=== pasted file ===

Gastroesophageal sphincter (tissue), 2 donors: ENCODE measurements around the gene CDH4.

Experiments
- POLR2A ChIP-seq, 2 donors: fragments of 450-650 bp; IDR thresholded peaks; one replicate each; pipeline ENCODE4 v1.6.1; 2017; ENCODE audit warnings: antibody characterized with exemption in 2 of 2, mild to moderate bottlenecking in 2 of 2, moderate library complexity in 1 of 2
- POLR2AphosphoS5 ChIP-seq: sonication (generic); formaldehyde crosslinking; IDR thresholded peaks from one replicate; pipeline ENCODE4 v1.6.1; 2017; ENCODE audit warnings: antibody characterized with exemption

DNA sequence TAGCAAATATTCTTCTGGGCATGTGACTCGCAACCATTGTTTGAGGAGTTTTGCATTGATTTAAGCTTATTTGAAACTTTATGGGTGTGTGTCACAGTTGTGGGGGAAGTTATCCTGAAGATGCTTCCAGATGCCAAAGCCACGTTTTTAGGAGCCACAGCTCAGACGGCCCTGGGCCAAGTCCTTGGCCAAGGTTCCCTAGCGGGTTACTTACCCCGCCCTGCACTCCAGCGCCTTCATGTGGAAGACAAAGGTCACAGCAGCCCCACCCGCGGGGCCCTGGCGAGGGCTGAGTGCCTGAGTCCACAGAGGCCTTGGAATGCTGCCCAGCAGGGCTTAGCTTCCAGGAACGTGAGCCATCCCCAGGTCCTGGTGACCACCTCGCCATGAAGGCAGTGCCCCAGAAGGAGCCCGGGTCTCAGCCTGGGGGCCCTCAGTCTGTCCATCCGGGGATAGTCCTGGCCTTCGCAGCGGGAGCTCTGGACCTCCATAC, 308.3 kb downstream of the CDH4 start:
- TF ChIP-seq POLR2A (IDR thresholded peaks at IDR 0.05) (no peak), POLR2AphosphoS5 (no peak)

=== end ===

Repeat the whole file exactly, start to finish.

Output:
Gastroesophageal sphincter (tissue), 2 donors: ENCODE measurements around the gene CDH4.

Experiments
- POLR2A ChIP-seq, 2 donors: fragments of 450-650 bp; IDR thresholded peaks; one replicate each; pipeline ENCODE4 v1.6.1; 2017; ENCODE audit warnings: antibody characterized with exemption in 2 of 2, mild to moderate bottlenecking in 2 of 2, moderate library complexity in 1 of 2
- POLR2AphosphoS5 ChIP-seq: sonication (generic); formaldehyde crosslinking; IDR thresholded peaks from one replicate; pipeline ENCODE4 v1.6.1; 2017; ENCODE audit warnings: antibody characterized with exemption

DNA sequence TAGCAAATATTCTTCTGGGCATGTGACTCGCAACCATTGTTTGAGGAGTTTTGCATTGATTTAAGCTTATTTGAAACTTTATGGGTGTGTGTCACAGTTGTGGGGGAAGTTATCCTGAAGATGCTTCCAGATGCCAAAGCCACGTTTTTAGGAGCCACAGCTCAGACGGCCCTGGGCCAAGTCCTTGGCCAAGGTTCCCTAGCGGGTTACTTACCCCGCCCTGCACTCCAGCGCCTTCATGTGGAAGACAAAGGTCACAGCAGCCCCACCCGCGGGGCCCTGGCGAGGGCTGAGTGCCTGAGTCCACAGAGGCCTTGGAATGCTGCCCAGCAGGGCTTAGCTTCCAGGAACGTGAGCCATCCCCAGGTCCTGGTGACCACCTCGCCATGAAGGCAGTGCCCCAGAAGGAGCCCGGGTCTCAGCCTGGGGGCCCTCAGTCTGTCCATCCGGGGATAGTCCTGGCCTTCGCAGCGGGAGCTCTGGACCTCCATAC, 308.3 kb downstream of the CDH4 start:
- TF ChIP-seq POLR2A (IDR thresholded peaks at IDR 0.05) (no peak), POLR2AphosphoS5 (no peak)